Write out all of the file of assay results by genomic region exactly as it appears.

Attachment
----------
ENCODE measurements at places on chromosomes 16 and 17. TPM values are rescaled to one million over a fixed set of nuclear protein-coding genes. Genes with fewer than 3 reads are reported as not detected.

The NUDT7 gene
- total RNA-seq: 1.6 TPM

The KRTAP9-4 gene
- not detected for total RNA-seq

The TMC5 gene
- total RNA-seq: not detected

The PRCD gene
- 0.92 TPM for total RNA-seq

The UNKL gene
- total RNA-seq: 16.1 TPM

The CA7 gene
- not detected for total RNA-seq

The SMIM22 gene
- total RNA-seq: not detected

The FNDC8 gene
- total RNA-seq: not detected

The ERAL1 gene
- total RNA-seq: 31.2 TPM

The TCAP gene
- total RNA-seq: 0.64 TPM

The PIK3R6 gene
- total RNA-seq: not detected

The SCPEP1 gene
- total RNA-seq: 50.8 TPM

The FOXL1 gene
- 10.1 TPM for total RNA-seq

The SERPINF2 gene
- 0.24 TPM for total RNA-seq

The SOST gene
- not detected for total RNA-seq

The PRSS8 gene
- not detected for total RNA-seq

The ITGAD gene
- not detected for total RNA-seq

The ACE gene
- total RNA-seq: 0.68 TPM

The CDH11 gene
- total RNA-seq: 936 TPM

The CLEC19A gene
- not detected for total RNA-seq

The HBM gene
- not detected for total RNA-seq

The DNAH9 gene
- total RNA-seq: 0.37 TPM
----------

ENCODE measurements at places on chromosomes 16 and 17. TPM values are rescaled to one million over a fixed set of nuclear protein-coding genes. Genes with fewer than 3 reads are reported as not detected.

The NUDT7 gene
- total RNA-seq: 1.6 TPM

The KRTAP9-4 gene
- not detected for total RNA-seq

The TMC5 gene
- total RNA-seq: not detected

The PRCD gene
- 0.92 TPM for total RNA-seq

The UNKL gene
- total RNA-seq: 16.1 TPM

The CA7 gene
- not detected for total RNA-seq

The SMIM22 gene
- total RNA-seq: not detected

The FNDC8 gene
- total RNA-seq: not detected

The ERAL1 gene
- total RNA-seq: 31.2 TPM

The TCAP gene
- total RNA-seq: 0.64 TPM

The PIK3R6 gene
- total RNA-seq: not detected

The SCPEP1 gene
- total RNA-seq: 50.8 TPM

The FOXL1 gene
- 10.1 TPM for total RNA-seq

The SERPINF2 gene
- 0.24 TPM for total RNA-seq

The SOST gene
- not detected for total RNA-seq

The PRSS8 gene
- not detected for total RNA-seq

The ITGAD gene
- not detected for total RNA-seq

The ACE gene
- total RNA-seq: 0.68 TPM

The CDH11 gene
- total RNA-seq: 936 TPM

The CLEC19A gene
- not detected for total RNA-seq

The HBM gene
- not detected for total RNA-seq

The DNAH9 gene
- total RNA-seq: 0.37 TPM